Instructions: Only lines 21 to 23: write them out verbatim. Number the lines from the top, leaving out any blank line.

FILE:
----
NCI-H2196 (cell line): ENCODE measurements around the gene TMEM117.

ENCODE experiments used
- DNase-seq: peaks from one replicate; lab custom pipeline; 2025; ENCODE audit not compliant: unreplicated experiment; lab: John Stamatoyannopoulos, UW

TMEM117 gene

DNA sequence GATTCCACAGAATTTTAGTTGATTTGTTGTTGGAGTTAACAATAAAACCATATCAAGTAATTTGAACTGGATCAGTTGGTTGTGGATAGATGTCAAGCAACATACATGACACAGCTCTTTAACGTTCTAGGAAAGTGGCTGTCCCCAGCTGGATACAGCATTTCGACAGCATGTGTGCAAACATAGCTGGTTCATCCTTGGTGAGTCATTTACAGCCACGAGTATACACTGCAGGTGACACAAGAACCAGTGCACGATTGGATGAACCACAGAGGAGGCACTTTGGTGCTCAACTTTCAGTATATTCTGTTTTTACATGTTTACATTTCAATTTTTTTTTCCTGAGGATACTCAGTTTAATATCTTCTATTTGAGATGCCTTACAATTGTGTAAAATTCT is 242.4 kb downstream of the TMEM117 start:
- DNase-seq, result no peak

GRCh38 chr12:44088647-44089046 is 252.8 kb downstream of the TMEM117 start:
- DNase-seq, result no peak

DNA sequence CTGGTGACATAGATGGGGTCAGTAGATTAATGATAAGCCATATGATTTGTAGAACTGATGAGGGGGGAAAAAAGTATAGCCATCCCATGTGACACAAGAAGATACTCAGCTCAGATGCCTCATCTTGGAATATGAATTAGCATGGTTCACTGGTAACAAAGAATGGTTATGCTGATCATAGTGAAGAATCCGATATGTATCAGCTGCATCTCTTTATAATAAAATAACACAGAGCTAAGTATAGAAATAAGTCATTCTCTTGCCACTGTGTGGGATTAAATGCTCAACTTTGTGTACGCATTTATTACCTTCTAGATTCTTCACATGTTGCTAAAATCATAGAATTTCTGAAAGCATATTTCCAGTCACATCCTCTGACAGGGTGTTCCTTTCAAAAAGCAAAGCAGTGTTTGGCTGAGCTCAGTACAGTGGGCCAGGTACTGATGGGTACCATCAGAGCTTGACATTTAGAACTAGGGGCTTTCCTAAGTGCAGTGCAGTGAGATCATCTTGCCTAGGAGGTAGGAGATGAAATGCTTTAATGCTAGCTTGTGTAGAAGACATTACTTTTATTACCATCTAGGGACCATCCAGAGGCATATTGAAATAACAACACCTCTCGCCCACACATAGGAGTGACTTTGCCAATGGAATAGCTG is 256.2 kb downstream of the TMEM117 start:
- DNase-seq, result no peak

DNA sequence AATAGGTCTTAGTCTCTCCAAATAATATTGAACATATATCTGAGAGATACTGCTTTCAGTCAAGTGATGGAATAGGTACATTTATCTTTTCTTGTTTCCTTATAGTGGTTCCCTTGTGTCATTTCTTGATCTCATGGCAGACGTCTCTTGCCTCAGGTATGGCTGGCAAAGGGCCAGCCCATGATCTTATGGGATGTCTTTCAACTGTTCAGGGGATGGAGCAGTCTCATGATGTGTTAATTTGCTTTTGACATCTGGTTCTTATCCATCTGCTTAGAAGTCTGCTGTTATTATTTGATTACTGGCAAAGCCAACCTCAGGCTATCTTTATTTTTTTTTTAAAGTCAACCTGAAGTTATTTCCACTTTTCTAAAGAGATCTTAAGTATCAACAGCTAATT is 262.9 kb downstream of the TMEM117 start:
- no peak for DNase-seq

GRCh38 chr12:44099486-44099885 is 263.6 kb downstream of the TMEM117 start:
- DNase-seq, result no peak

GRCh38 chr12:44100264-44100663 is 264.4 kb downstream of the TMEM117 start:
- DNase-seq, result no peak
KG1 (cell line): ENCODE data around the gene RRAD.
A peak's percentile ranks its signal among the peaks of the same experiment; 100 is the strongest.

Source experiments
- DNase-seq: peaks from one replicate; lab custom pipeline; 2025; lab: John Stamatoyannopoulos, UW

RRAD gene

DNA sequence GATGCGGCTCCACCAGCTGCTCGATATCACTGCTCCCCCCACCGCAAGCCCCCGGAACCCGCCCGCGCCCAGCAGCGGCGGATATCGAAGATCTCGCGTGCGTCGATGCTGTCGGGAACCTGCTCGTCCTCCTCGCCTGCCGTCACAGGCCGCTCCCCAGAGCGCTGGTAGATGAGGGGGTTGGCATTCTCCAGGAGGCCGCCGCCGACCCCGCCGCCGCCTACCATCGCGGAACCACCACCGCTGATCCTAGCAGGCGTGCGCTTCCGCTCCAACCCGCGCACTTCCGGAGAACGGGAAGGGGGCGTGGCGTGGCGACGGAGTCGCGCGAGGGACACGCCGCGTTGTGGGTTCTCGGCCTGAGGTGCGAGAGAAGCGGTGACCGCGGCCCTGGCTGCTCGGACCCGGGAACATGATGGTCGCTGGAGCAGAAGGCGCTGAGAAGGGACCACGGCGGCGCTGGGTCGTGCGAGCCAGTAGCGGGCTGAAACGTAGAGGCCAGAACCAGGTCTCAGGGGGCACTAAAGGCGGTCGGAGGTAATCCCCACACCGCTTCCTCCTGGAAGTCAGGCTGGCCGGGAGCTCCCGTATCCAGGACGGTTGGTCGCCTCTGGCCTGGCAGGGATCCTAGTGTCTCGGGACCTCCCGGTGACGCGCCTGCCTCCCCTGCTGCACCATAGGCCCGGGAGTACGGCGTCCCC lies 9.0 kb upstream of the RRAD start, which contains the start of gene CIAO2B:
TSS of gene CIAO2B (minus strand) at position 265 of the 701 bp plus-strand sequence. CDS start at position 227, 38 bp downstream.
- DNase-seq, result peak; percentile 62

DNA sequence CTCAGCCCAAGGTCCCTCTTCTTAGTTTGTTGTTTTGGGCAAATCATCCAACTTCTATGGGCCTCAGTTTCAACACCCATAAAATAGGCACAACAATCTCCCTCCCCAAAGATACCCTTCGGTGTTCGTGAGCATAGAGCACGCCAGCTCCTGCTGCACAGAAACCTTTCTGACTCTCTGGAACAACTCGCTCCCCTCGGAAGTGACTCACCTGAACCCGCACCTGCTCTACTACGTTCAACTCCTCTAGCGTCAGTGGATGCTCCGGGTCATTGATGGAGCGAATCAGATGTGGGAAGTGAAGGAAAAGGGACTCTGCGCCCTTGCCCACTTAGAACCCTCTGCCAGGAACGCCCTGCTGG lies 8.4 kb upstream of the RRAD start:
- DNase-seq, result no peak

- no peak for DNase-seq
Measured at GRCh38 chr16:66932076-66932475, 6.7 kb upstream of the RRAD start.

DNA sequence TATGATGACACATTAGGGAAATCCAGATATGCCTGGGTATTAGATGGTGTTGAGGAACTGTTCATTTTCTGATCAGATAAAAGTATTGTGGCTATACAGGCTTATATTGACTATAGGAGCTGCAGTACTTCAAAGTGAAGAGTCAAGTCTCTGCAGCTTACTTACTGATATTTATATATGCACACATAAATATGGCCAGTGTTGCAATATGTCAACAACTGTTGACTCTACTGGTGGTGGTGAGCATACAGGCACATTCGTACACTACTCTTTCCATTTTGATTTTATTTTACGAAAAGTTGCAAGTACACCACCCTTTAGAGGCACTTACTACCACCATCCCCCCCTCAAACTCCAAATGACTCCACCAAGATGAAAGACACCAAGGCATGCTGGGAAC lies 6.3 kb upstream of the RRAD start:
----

RRAD gene

DNA sequence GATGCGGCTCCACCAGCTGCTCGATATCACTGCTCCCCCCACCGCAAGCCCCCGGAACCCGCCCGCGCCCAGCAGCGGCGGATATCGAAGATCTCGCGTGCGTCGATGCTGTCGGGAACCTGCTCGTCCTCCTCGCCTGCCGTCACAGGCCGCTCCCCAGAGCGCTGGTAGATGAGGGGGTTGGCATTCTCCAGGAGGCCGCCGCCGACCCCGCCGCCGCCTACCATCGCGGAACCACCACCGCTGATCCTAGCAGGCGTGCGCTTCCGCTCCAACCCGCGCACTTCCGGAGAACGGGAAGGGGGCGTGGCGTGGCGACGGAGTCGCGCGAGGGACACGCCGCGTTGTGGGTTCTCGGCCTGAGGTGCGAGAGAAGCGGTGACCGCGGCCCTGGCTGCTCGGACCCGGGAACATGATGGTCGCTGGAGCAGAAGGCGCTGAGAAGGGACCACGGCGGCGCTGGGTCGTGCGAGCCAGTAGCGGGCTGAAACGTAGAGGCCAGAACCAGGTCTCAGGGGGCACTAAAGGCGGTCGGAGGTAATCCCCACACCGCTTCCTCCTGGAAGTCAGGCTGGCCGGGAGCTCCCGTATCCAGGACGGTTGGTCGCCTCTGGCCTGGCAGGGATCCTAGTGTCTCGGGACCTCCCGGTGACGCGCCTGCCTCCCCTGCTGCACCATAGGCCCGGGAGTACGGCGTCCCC lies 9.0 kb upstream of the RRAD start, which contains the start of gene CIAO2B:
TSS of gene CIAO2B (minus strand) at position 265 of the 701 bp plus-strand sequence. CDS start at position 227, 38 bp downstream.